Reproducibility of the head-up tilt test results in children with vasovagal syncope


Alehan D., Uner A., Ayabakan C. , Ozer S., Ozme S.

INTERNATIONAL JOURNAL OF CARDIOLOGY, vol.88, no.1, pp.19-25, 2003 (Journal Indexed in SCI) identifier identifier identifier

  • Publication Type: Article / Article
  • Volume: 88 Issue: 1
  • Publication Date: 2003
  • Doi Number: 10.1016/s0167-5273(02)00379-0
  • Title of Journal : INTERNATIONAL JOURNAL OF CARDIOLOGY
  • Page Numbers: pp.19-25
  • Keywords: syncope, tilt, children, PASSIVE UPRIGHT TILT, UNEXPLAINED SYNCOPE, TABLE TEST, IMMEDIATE REPRODUCIBILITY, NEUROCARDIOGENIC SYNCOPE, ISOPROTERENOL, SPECIFICITY, ADOLESCENTS, INTERVAL

Abstract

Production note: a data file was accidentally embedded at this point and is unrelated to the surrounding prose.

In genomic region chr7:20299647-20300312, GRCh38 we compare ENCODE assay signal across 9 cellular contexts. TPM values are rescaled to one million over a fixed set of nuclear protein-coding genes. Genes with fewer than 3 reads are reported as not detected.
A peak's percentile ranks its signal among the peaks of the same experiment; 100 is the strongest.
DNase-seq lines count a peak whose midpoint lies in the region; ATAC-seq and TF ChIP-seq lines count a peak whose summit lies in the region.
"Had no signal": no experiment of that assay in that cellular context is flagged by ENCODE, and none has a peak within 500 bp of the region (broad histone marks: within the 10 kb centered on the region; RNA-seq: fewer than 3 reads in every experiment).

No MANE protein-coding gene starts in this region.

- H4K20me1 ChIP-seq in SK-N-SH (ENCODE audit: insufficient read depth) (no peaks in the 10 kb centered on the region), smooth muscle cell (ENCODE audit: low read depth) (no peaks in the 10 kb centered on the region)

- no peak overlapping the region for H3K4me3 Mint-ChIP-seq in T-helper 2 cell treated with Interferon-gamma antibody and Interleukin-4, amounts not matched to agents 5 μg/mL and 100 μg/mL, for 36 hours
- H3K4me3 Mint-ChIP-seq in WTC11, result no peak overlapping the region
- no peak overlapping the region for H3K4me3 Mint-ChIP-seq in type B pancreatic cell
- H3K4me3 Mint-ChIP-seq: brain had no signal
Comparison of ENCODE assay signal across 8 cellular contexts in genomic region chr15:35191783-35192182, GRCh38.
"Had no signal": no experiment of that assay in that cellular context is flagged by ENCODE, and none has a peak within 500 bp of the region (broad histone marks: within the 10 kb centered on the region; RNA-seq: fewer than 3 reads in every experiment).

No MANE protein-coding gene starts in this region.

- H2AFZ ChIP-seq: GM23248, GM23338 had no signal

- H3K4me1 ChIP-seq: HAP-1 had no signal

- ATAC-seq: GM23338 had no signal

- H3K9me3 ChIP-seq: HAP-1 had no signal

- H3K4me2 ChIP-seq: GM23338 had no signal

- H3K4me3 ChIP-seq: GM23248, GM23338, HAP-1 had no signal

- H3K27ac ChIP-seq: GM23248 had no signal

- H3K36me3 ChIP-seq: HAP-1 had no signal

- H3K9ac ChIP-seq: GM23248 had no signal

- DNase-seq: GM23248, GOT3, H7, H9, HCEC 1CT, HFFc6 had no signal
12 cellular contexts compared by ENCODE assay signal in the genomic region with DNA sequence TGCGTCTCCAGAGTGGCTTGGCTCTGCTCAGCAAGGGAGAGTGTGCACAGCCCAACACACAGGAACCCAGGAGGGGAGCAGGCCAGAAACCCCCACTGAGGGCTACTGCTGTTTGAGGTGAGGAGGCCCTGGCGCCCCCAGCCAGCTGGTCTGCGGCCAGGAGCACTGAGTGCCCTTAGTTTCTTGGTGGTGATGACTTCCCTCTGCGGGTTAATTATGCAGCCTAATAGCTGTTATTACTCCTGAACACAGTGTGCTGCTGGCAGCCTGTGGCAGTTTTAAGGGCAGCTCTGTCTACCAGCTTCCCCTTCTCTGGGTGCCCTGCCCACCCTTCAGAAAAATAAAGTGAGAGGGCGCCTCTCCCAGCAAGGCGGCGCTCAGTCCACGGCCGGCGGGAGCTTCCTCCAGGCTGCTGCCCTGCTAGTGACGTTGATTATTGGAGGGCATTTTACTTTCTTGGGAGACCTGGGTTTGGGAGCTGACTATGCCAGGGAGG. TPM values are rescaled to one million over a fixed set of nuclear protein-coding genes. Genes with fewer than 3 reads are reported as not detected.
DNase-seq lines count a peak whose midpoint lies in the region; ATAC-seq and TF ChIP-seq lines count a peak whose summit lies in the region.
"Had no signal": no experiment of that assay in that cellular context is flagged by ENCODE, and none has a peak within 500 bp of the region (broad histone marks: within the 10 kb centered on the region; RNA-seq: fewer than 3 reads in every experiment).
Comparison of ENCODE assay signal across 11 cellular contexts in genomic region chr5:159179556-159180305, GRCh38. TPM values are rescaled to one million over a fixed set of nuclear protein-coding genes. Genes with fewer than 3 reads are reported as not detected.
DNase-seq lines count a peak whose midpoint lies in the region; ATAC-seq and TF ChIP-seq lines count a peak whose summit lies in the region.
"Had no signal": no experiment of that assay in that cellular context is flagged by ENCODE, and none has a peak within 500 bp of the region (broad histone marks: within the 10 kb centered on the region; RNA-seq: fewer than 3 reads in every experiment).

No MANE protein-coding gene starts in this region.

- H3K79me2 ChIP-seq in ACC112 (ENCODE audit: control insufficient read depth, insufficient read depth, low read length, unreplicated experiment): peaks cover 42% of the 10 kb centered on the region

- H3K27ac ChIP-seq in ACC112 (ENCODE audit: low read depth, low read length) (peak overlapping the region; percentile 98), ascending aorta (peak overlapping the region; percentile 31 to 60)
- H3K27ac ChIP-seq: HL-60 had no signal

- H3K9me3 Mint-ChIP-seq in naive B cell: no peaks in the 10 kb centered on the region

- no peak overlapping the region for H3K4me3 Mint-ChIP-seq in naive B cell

Background: This prospective study aims to investigate the reproducibility of HUTT results in children with typical history of vasovagal syncope. Methods: Between October 1996 and October 1999, 58 children with a history of typical vasovagal syncope attacks were evaluated with head up tilt test (HUTT). The table was tilted to 60degrees and the patients were monitored for heart rate and blood pressure changes during 45 min. No provocative agents were used. The test was repeated a week later at a similar setting. Results: Of 58 patients, 39 had positive and 19 had negative response during the initial test. During the second test, the positive response was reproduced in 29 cases (50%), and the negative response was reproduced in 16 cases (28%). Ten patients (17%) with an initial positive test had a negative second test. A negative test became positive only in three patients (5%). There were 12 vasodepressor, four cardioinhibitor and 23 mixed responses among the initial tests. Only in four patients did the type of the response change from vasodepressor to a mixed type during the second test. The reproducibility of a positive tilt test was 74.4% (29/39), the negative tilt test was 84.2% (16/19), and the overall reproducibility of the HUTT was 77.6% (45/58). Conclusions: Unprovoked HUTT in children is reproducible when repeated on different days and similar settings and the results are comparable to the ones with adult patients. (C) 2002 Elsevier Science Ireland Ltd. All rights reserved.